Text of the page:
Zale Lipshy University Hospital at UT Southwestern Medical Center received the 2013 Press Ganey Beacon of Excellence Award for patient satisfaction, one of only three academic medical centers in the nation and one of 26 health care facilities selected nationally to receive that distinction.

Listen to this: Stanford research upends understanding of how humans perceive sound
A key piece of the scientific model used for the past 30 years to help explain how humans perceive sound is wrong, according to a new study by researchers at the Stanford University School of Medicine.

Women prescribed combination HRT should use caution when taking apigenin supplement, MU study finds
In 2011, studies conducted by University of Missouri researchers found that a natural compound called apigenin, which is found in celery, parsley, and apples, could reduce the incidence of tumor growth in women receiving hormone replacement therapy.

Large dishes increase how much cereal kids request, eat, and waste
Bigger dishes can cause adults to serve and consume more food, but this study reveals that kids are also vulnerable to this bowl-size bias.

What composes the human heart? U of T researchers crunch the numbers
A foundational study published in top biomedical journal Proceedings of the National Academy of Sciences this week by researchers at the University of Toronto's Institute of Biomaterials & Biomedical Engineering and the McEwen Centre for Regenerative Medicine have identified the optimal structure and cell ratio associated with heart function -- and the discovery has already led the team to another research first: the engineering of the first-ever living, 3-D human arrhythmic tissue.

NASA's TRMM satellite sees Melissa's tropical transition
Once a subtropical storm, now a tropical storm, Melissa made the transition on Nov.

BU, MIT team engineers add new wrinkles to waterproofing
Intuition tells us that a smooth surface should shed water faster than a textured one.

The closest relatives of papaya are 4 species from Mexico and Guatemala
For decades, researchers thought the closest relatives of papaya were certain trees from the Andes.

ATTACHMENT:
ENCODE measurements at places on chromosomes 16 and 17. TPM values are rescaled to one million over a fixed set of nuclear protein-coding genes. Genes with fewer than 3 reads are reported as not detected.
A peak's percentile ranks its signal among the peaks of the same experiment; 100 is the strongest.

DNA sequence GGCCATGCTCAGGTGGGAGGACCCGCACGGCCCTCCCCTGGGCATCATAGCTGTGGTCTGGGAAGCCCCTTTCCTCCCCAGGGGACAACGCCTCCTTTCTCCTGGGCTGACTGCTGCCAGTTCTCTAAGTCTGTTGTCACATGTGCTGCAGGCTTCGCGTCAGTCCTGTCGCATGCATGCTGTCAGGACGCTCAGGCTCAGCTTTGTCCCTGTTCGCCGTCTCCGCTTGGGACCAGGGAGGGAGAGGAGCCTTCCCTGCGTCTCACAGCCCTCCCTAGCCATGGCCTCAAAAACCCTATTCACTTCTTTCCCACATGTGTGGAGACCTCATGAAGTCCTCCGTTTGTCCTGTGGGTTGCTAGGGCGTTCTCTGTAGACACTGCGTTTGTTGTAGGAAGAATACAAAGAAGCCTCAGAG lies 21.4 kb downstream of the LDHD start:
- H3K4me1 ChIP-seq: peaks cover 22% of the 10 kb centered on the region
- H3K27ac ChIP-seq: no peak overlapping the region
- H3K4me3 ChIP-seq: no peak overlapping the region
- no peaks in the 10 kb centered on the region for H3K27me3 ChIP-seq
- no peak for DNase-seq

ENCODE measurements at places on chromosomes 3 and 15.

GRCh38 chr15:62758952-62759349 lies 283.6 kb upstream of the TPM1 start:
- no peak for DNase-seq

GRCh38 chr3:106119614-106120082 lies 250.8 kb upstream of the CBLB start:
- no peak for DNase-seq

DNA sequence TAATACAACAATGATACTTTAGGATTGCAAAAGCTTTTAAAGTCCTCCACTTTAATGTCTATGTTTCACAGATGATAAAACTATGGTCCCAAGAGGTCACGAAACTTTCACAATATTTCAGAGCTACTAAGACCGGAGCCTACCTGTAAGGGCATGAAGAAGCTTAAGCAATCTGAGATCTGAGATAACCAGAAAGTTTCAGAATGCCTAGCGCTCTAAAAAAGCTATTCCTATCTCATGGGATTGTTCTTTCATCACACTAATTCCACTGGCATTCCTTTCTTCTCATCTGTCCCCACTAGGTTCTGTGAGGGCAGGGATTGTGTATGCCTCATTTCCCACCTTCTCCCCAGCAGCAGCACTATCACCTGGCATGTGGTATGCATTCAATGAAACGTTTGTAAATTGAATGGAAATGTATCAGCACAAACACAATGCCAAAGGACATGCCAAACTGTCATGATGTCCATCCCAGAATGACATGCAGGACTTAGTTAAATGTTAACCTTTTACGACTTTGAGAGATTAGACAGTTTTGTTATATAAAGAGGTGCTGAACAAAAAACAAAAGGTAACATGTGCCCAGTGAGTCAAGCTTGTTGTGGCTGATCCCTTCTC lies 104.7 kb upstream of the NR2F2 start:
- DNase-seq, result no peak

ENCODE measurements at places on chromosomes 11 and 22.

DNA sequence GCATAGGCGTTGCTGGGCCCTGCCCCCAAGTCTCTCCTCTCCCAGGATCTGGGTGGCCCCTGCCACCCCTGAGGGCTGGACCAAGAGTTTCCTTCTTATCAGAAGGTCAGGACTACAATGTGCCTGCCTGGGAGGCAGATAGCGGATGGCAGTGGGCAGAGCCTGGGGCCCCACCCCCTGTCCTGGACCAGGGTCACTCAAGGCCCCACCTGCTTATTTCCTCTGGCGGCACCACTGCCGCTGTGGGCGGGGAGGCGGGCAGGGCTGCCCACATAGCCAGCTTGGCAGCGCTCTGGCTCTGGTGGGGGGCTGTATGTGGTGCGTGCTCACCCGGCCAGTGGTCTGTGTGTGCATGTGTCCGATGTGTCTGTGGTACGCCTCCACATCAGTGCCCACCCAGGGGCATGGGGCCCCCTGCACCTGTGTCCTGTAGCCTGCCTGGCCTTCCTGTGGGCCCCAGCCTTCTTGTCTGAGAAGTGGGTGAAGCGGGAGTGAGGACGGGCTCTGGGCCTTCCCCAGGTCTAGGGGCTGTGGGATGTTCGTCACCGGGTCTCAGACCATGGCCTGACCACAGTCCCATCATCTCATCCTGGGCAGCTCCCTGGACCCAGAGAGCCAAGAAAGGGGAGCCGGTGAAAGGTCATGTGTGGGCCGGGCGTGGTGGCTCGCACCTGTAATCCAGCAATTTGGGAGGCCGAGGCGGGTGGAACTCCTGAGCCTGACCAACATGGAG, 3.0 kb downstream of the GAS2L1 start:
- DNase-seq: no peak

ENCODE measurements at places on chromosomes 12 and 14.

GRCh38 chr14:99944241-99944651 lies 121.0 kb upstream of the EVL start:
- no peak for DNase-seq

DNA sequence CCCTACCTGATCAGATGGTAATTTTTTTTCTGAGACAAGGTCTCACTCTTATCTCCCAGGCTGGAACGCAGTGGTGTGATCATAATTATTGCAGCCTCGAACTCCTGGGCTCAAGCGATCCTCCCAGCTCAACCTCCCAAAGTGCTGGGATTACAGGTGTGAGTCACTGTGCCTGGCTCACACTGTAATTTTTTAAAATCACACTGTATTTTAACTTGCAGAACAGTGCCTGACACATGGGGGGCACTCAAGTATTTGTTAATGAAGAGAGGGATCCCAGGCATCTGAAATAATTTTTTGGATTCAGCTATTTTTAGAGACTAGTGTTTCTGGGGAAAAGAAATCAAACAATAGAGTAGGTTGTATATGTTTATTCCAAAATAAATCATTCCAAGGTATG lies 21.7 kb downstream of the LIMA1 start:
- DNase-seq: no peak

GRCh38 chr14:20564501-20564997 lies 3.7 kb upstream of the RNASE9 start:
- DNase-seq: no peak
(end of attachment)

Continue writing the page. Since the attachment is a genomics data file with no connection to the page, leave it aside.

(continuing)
No canine rabies, no canine babies: Smaller exposure risks to both children and adults
Thomas Jefferson University is developing a single dose rabies and contraceptive vaccine to reduce the infection's human mortality rates worldwide as part of their Grand Challenges Explorations award, an initiative funded by the Bill & Melinda Gates Foundation.

Montefiore and Einstein researchers receive $1.17 million grant to develop comparative effectiveness
The New York State Department of Health has awarded Montefiore Medical Center a $1.17 million grant to support the Center for Comparative Effectiveness Research, a joint project between Montefiore and Albert Einstein College of Medicine of Yeshiva University.

USC Viterbi engineers cut time to 3-D print heterogeneous objects from hours to minutes
Three-dimensional printing has long had the potential to revolutionize manufacturing, but so far its application in the marketplace has been held back by slow fabrication, especially for heterogeneous objects.

Recessions experienced in mid-life linked to higher risk of cognitive decline later on
People who live through economic recessions in early to mid-life may be at higher risk of cognitive decline in later life, suggests research published online in the Journal of Epidemiology and Community Health.

Job market mixed for college grads